A recent nationwide survey aimed at gauging the fitness level of children revealed that almost 50 per cent children in India do not have a healthy BMI (18.5-22.9). Times of India reported that the 2020 11th edition of the Sportz Villages’ annual health survey covered 2, 54,681 children in the age group of 7 to 17 years from 364 schools, both private and government across 250 cities and towns.
The study also revealed that almost 66 per cent children lack desired aerobic capacity and 33 per cent had poor anaerobic capacity. One in six, or 16 per cent, children did not have the desired upper abdominal or core strength and 50 per cent children lacked upper body strength. Despite being young, 33 per cent of the children were not adequately flexible and 66 per cent of children didn’t have enough lower body strength. Highlighting gender-specific trends the survey reported that girls fared better than boys in BMI, flexibility and upper body strength but boys scored better than girls in aerobic capacity and lower body strength.
Private school children scored higher than those in government schools when it came to BMI levels. 46 per cent children in private schools had a healthy BMI as compared to 42 per cent in government schools, but 75 per cent of children in government schools had good anaerobic capacity, which means they were good at doing activities that need sudden burst of energy, like sprinting and jumping. Private school children did well in tests to determine upper body strength, 43 per cent of them all were found to have adequate upper body strength. School children from north India were found to be healthier than children from the rest of the country with best numbers in the parameters of BMI and aerobic capacity, and above average numbers in the parameters of flexibility, upper body strength, lower body strength and core strength. However, they performed very poorly in anaerobic capacity. In the south, school children showed above average performance in BMI and anaerobic capacity. Children in eastern India scored well in flexibility, core strength and anaerobic capacity but fared poorly on BMI. More than half the children in western India have good upper body strength and 80 per cent had above average core strength. However, their BMI levels and anaerobic capacity were found to be average.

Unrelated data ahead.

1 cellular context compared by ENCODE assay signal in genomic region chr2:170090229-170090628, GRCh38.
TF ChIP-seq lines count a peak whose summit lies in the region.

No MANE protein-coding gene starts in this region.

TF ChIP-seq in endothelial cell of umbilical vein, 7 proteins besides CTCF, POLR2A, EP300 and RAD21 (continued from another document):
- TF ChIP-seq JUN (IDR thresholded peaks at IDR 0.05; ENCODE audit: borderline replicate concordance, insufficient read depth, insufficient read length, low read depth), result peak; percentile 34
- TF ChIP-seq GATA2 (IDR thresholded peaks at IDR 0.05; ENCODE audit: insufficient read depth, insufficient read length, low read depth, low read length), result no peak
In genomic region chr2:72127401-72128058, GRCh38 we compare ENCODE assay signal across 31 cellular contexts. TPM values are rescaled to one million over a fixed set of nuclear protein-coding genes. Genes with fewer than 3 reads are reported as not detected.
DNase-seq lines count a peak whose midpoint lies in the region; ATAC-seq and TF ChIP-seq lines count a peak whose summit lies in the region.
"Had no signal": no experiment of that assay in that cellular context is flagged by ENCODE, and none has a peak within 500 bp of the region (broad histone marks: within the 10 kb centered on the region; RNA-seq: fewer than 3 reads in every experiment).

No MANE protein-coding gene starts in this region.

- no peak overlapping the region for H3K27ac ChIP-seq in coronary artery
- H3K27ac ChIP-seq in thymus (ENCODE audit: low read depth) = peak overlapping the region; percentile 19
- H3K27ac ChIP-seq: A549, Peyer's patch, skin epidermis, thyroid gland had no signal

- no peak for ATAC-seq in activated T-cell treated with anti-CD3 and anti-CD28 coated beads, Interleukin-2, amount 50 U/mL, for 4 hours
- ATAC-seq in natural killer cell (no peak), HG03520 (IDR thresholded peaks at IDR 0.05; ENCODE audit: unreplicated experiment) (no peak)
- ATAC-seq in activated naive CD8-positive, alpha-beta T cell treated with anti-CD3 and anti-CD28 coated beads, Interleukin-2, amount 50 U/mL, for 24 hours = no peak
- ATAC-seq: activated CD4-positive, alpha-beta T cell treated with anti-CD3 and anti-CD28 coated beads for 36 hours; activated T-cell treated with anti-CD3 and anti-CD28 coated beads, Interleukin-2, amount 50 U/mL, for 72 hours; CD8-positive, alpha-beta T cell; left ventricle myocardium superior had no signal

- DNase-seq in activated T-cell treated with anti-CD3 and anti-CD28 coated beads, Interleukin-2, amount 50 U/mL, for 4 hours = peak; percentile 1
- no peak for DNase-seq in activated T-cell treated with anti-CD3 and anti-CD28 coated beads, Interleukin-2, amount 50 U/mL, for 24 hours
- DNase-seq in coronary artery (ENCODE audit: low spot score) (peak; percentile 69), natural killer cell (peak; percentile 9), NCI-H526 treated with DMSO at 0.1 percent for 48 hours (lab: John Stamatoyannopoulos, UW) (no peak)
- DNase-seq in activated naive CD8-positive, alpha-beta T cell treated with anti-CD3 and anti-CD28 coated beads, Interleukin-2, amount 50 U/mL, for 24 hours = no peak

Saumil Majmudar, CEO and Founder, Sportz Village attributes the poor fitness levels in children to a number of factors, like sedentary lifestyle and lack of focus on sports in schools. “While junk food does lead to health issues, the real problem is ‘junk lifestyle’ which does not include daily activity and play. Lack of access to open and safe play spaces also impacts the fitness levels of children. Apart from lack of access, there is also a related issue of aggregation i.e. children like to play when other children like them (skill/fitness/mind-set) are also coming to play. Just getting one child access to an empty playground with some sports equipment doesn’t work.” He also emphasised on the importance of introducing structured play at school which is inclusive and age appropriate.
*Image source: @shutterstock / for representational purposes only.